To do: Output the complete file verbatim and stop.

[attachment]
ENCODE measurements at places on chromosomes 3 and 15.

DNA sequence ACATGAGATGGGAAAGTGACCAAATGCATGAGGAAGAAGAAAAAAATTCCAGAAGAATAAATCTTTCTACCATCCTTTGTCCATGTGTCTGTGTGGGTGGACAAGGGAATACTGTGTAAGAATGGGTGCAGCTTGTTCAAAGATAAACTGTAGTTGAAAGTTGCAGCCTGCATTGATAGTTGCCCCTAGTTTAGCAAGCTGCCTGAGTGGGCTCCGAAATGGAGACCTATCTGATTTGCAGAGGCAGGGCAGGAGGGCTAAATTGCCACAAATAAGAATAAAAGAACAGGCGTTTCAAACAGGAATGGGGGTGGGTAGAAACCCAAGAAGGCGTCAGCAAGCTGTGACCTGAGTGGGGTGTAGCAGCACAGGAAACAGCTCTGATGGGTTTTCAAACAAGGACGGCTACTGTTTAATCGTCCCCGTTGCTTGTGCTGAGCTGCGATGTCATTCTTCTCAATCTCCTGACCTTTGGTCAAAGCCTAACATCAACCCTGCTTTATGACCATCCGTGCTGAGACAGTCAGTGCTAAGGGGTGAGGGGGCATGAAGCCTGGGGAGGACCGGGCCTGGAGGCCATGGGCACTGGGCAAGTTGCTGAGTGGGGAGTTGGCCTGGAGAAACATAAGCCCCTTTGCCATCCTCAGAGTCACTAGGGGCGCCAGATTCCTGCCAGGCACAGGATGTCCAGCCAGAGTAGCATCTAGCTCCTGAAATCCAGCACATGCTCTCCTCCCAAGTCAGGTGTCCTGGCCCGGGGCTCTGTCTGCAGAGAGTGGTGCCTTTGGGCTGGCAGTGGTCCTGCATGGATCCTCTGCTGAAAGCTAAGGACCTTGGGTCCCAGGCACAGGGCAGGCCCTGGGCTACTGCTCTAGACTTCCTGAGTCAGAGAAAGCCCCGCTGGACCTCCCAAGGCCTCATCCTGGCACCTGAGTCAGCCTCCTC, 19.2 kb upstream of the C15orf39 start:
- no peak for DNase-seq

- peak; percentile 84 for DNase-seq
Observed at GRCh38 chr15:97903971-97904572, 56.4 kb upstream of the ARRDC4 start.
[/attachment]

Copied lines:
ENCODE measurements at places on chromosomes 3 and 15.

DNA sequence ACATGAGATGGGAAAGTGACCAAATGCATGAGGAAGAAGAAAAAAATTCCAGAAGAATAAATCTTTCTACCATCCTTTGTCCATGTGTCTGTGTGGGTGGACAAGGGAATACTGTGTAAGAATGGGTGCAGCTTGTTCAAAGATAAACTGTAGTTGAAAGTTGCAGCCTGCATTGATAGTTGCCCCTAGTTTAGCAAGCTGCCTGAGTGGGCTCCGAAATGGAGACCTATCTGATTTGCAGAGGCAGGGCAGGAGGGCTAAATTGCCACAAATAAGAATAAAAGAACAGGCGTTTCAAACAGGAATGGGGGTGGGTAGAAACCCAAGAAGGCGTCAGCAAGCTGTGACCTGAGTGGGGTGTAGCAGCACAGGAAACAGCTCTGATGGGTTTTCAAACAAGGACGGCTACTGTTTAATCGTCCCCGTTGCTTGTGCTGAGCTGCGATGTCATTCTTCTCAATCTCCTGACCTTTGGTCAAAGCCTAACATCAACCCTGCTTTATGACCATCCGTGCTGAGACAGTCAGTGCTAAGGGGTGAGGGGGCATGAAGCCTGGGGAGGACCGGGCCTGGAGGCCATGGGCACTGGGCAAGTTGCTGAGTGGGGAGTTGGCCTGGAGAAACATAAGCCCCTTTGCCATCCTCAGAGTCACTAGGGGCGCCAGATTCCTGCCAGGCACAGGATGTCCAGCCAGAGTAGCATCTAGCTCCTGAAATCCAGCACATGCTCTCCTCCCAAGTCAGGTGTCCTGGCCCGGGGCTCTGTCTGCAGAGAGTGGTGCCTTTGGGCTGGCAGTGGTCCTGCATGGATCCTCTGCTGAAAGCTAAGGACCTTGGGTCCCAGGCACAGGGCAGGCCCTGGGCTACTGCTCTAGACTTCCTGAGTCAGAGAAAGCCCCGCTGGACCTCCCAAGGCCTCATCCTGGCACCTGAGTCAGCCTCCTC, 19.2 kb upstream of the C15orf39 start:
- no peak for DNase-seq

- peak; percentile 84 for DNase-seq
Observed at GRCh38 chr15:97903971-97904572, 56.4 kb upstream of the ARRDC4 start.